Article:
Careful with that last allegation. Consider that much of the reason oil prices are so low is precisely because of such incentives. The real cost of oil is much higher, albeit more difficult to pin down.

In contrast, I know exactly what it costs to produce a kW from my solar array. No wars are fought over the sun or canals under constant threat to stop it's rays from getting here.

But that's a really complicated and ugly tangent to follow.
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Old 01-30-2019, 09:29 PM   #99 (permalink)
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Careful with that last allegation. Consider that much of the reason oil prices are so low is precisely because of such incentives. The real cost of oil is much higher, albeit more difficult to pin down.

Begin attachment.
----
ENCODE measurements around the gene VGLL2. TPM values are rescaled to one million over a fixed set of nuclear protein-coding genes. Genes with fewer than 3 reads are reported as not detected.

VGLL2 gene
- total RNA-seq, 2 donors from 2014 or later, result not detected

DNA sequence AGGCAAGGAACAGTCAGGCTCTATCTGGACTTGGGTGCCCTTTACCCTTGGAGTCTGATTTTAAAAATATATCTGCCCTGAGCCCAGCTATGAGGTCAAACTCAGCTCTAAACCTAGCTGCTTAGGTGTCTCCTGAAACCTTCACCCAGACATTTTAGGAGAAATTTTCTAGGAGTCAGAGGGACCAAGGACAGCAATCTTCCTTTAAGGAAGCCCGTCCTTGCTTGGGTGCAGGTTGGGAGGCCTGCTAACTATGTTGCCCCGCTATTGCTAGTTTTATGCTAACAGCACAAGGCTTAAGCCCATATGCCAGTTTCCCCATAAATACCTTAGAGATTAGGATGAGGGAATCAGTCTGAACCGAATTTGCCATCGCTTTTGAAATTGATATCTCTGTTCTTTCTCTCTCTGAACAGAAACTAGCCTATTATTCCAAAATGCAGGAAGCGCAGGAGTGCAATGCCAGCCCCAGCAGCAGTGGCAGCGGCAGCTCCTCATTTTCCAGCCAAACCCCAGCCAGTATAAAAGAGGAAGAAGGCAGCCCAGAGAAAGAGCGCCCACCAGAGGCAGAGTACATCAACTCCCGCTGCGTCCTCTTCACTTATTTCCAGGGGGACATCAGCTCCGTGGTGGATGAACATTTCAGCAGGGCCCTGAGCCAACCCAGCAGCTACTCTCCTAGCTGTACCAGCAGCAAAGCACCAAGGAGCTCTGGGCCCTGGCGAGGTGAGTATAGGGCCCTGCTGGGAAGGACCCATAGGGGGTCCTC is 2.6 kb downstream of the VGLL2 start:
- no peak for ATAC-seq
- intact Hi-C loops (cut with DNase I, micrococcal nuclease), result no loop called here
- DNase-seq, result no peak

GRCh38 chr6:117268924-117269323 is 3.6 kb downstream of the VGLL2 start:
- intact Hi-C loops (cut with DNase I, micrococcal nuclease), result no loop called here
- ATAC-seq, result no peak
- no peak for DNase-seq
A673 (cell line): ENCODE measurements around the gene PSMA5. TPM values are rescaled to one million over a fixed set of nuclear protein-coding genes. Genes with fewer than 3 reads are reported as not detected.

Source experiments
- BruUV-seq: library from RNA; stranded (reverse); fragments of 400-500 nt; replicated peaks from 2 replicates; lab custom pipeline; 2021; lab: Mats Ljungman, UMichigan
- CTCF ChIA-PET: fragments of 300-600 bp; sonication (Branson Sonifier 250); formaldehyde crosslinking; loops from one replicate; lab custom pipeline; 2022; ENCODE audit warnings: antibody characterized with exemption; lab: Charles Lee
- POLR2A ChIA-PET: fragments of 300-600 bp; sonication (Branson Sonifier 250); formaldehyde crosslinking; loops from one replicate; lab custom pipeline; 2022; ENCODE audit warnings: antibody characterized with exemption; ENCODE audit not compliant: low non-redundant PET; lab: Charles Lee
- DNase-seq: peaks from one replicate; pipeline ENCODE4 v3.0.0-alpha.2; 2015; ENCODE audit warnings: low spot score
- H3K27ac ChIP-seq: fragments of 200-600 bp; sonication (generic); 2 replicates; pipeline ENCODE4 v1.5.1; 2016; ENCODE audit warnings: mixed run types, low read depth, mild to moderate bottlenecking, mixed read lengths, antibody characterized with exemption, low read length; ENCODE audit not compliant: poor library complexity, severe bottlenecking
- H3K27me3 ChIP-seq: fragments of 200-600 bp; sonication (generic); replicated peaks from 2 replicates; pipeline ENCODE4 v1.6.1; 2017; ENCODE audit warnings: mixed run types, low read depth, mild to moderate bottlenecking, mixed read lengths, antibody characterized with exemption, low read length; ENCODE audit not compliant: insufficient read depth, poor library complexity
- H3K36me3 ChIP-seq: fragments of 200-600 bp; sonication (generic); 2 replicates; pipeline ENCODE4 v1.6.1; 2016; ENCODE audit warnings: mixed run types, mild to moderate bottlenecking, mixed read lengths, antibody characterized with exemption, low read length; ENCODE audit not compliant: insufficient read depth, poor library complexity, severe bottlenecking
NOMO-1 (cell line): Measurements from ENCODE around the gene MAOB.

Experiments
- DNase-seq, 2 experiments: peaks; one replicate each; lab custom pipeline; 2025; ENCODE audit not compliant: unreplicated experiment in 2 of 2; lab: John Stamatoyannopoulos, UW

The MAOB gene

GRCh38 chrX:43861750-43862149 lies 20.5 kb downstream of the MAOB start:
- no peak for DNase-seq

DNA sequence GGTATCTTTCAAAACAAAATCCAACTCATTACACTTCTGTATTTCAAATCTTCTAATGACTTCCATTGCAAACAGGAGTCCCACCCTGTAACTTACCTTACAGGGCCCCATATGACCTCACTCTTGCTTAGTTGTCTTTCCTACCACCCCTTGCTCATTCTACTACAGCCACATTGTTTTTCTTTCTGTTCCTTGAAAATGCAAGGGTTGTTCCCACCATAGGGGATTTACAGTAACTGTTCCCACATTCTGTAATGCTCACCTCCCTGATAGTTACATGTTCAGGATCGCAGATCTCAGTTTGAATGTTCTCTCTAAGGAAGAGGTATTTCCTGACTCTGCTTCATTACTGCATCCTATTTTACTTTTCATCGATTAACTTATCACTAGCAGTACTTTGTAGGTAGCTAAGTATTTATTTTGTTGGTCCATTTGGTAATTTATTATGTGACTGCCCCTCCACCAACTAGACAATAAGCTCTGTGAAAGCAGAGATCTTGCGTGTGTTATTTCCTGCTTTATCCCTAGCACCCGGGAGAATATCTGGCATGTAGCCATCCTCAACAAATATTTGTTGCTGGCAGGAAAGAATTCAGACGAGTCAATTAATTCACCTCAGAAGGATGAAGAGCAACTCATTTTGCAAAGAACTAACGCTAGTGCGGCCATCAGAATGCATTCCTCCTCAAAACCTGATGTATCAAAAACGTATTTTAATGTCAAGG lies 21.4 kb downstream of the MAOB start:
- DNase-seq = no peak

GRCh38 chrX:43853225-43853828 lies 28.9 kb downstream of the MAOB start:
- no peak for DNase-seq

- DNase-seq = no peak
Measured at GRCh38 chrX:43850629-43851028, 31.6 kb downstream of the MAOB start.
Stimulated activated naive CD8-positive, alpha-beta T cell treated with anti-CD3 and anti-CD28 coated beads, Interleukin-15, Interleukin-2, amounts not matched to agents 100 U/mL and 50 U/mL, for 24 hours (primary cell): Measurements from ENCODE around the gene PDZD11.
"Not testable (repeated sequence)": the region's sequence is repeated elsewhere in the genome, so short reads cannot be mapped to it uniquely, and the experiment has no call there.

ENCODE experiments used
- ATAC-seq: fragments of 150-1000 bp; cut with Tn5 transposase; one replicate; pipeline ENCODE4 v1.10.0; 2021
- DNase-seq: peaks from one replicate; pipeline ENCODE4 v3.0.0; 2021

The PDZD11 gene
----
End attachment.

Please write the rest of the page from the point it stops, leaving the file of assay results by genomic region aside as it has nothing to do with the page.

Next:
In contrast, I know exactly what it costs to produce a kW from my solar array. No wars are fought over the sun or canals under constant threat to stop it's rays from getting here.

But that's a really complicated and ugly tangent to follow.
True but the average person only cares about how much money comes directly out of their pocket.

Gas cars in Norway are charged a 25% VAT, EVs are charged 0%.

An e-Golf in Norway is $3100 less expensive than a base model gas Golf. In the USA the e-Golf is $8650 more than a base model gas Golf.
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Old 01-30-2019, 10:04 PM   #100 (permalink)